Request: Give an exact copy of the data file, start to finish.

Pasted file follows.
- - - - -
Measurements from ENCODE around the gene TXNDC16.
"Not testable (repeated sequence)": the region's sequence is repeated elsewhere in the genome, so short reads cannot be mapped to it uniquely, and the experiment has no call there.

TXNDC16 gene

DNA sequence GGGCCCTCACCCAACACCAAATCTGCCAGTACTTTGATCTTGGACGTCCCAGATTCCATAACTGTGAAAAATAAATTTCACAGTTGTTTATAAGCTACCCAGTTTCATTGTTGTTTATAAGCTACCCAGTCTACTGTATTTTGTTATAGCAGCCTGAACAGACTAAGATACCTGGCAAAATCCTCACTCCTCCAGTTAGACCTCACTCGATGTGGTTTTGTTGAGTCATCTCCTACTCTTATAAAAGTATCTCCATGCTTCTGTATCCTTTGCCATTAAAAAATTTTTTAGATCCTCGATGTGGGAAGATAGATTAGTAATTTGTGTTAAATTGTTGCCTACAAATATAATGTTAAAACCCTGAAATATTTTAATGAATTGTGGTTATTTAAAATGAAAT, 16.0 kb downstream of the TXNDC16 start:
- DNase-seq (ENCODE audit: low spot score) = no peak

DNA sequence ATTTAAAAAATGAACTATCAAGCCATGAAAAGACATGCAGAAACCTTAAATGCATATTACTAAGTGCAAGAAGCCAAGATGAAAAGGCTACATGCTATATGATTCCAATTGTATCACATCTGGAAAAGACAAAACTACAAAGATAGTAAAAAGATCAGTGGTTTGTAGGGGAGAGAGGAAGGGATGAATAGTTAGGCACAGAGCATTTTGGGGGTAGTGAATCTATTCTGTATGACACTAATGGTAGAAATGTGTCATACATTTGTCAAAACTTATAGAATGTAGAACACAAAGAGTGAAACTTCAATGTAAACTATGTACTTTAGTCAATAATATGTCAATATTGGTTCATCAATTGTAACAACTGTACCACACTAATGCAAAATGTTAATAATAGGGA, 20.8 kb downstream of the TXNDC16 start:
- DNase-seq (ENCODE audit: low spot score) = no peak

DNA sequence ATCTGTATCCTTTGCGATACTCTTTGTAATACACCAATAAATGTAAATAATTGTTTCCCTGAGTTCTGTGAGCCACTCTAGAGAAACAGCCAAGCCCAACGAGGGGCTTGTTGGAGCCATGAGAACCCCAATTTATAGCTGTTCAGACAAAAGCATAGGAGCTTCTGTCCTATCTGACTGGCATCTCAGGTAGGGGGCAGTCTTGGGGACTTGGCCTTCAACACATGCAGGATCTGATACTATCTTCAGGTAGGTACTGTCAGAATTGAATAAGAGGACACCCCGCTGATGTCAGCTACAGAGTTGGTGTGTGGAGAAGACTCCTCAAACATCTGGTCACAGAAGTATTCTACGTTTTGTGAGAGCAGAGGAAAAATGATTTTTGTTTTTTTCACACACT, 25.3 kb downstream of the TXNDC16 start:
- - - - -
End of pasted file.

Measurements from ENCODE around the gene TXNDC16.
"Not testable (repeated sequence)": the region's sequence is repeated elsewhere in the genome, so short reads cannot be mapped to it uniquely, and the experiment has no call there.

TXNDC16 gene

DNA sequence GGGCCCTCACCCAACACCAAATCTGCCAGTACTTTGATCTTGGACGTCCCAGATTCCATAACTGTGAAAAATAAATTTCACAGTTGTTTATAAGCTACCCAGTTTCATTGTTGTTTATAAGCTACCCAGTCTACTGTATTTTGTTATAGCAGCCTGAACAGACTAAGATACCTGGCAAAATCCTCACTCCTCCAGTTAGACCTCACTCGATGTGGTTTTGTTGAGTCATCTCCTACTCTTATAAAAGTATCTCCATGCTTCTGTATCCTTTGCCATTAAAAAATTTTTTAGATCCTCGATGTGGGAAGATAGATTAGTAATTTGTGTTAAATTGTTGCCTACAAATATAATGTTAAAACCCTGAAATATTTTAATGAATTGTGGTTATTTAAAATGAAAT, 16.0 kb downstream of the TXNDC16 start:
- DNase-seq (ENCODE audit: low spot score) = no peak

DNA sequence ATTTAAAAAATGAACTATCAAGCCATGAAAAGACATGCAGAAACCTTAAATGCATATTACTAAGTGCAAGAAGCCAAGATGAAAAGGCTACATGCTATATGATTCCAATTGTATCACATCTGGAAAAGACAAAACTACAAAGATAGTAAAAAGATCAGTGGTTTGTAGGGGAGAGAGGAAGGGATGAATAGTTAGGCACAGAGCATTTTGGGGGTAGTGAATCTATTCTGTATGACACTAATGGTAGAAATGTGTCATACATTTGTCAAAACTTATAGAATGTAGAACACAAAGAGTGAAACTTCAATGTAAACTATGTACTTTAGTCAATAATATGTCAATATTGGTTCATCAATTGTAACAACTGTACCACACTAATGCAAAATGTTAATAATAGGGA, 20.8 kb downstream of the TXNDC16 start:
- DNase-seq (ENCODE audit: low spot score) = no peak

DNA sequence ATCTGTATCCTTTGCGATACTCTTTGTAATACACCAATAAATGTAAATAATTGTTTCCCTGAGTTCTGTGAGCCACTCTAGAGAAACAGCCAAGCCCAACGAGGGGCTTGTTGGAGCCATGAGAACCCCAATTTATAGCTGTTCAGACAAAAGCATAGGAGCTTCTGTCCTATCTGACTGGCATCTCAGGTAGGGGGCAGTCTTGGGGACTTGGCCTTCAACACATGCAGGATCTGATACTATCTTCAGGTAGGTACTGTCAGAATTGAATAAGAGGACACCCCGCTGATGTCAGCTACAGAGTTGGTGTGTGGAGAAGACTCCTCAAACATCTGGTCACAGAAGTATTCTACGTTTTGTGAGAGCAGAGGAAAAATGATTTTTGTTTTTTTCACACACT, 25.3 kb downstream of the TXNDC16 start: